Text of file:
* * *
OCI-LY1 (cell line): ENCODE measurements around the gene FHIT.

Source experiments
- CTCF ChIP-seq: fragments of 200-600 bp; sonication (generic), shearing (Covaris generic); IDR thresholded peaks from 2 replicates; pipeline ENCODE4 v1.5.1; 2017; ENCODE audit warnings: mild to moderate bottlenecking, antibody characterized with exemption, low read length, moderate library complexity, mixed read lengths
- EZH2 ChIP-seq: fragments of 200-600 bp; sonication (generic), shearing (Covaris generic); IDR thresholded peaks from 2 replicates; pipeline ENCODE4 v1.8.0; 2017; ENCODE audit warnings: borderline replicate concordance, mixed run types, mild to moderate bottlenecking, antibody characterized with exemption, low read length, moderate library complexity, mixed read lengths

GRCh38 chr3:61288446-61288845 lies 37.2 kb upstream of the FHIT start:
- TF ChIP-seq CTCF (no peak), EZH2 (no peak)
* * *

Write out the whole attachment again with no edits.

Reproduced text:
OCI-LY1 (cell line): ENCODE measurements around the gene FHIT.

Source experiments
- CTCF ChIP-seq: fragments of 200-600 bp; sonication (generic), shearing (Covaris generic); IDR thresholded peaks from 2 replicates; pipeline ENCODE4 v1.5.1; 2017; ENCODE audit warnings: mild to moderate bottlenecking, antibody characterized with exemption, low read length, moderate library complexity, mixed read lengths
- EZH2 ChIP-seq: fragments of 200-600 bp; sonication (generic), shearing (Covaris generic); IDR thresholded peaks from 2 replicates; pipeline ENCODE4 v1.8.0; 2017; ENCODE audit warnings: borderline replicate concordance, mixed run types, mild to moderate bottlenecking, antibody characterized with exemption, low read length, moderate library complexity, mixed read lengths

GRCh38 chr3:61288446-61288845 lies 37.2 kb upstream of the FHIT start:
- TF ChIP-seq CTCF (no peak), EZH2 (no peak)